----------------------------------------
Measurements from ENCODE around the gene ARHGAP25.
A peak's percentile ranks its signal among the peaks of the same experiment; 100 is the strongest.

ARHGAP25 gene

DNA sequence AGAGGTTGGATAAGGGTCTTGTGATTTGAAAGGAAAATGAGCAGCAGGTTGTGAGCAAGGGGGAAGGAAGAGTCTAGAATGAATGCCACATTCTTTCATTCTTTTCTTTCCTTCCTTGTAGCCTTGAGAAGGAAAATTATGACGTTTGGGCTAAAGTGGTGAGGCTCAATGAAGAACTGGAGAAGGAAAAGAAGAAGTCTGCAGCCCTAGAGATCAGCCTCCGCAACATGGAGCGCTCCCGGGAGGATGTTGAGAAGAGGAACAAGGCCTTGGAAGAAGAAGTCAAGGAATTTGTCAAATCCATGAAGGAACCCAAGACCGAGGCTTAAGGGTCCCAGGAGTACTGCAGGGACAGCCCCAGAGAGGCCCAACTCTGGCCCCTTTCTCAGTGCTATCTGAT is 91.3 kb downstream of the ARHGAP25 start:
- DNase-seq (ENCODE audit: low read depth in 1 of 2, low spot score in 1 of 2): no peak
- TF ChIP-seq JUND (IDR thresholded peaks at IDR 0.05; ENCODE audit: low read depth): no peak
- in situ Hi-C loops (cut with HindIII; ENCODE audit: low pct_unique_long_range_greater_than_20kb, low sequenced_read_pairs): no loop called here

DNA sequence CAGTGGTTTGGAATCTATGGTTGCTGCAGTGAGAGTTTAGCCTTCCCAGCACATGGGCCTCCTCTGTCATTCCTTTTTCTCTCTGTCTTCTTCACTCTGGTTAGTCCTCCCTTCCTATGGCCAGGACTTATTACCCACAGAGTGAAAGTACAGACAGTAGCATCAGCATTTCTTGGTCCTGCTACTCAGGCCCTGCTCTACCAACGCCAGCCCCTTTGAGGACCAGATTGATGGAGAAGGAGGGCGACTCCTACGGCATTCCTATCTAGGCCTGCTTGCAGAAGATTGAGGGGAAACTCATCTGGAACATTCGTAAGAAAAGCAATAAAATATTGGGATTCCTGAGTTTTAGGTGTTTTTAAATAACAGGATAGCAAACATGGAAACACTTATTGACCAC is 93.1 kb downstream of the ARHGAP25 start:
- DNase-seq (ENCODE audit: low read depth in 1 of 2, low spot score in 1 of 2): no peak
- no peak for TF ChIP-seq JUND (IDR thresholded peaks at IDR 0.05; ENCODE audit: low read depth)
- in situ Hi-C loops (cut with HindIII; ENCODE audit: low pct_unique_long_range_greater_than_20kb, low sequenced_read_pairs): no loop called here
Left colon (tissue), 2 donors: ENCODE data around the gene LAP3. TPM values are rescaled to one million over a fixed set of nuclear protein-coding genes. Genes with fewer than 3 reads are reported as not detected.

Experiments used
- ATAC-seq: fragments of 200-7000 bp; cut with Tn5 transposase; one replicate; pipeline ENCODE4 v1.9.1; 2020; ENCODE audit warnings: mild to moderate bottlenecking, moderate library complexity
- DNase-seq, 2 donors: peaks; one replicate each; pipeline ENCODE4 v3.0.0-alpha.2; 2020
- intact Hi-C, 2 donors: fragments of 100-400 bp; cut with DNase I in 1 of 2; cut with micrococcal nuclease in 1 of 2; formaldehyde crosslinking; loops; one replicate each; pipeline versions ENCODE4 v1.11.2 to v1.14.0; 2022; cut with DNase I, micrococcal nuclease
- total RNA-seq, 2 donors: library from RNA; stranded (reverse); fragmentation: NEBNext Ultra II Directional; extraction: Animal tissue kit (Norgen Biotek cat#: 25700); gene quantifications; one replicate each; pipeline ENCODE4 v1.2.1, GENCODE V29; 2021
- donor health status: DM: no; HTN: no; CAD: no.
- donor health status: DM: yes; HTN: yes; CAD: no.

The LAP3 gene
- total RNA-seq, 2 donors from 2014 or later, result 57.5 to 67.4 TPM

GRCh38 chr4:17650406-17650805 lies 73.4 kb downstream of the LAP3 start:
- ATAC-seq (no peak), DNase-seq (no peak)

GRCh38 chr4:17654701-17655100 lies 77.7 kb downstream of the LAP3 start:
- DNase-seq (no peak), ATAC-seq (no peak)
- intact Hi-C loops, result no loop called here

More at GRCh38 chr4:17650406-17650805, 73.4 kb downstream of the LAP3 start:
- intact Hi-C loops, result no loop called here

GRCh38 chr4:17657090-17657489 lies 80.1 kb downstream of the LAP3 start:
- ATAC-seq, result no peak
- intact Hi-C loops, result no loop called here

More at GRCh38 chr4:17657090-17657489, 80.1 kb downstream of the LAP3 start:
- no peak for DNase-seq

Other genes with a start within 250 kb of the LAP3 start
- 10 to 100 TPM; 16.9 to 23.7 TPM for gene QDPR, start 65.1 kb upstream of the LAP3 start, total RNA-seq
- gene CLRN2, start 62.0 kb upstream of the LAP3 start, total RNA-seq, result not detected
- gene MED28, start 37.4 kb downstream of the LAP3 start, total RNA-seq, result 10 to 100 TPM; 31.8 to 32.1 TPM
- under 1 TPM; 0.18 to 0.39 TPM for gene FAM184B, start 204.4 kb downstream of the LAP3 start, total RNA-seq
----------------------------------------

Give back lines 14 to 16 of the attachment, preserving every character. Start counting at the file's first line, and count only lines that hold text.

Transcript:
- ATAC-seq: fragments of 200-7000 bp; cut with Tn5 transposase; one replicate; pipeline ENCODE4 v1.9.1; 2020; ENCODE audit warnings: mild to moderate bottlenecking, moderate library complexity
- DNase-seq, 2 donors: peaks; one replicate each; pipeline ENCODE4 v3.0.0-alpha.2; 2020
- intact Hi-C, 2 donors: fragments of 100-400 bp; cut with DNase I in 1 of 2; cut with micrococcal nuclease in 1 of 2; formaldehyde crosslinking; loops; one replicate each; pipeline versions ENCODE4 v1.11.2 to v1.14.0; 2022; cut with DNase I, micrococcal nuclease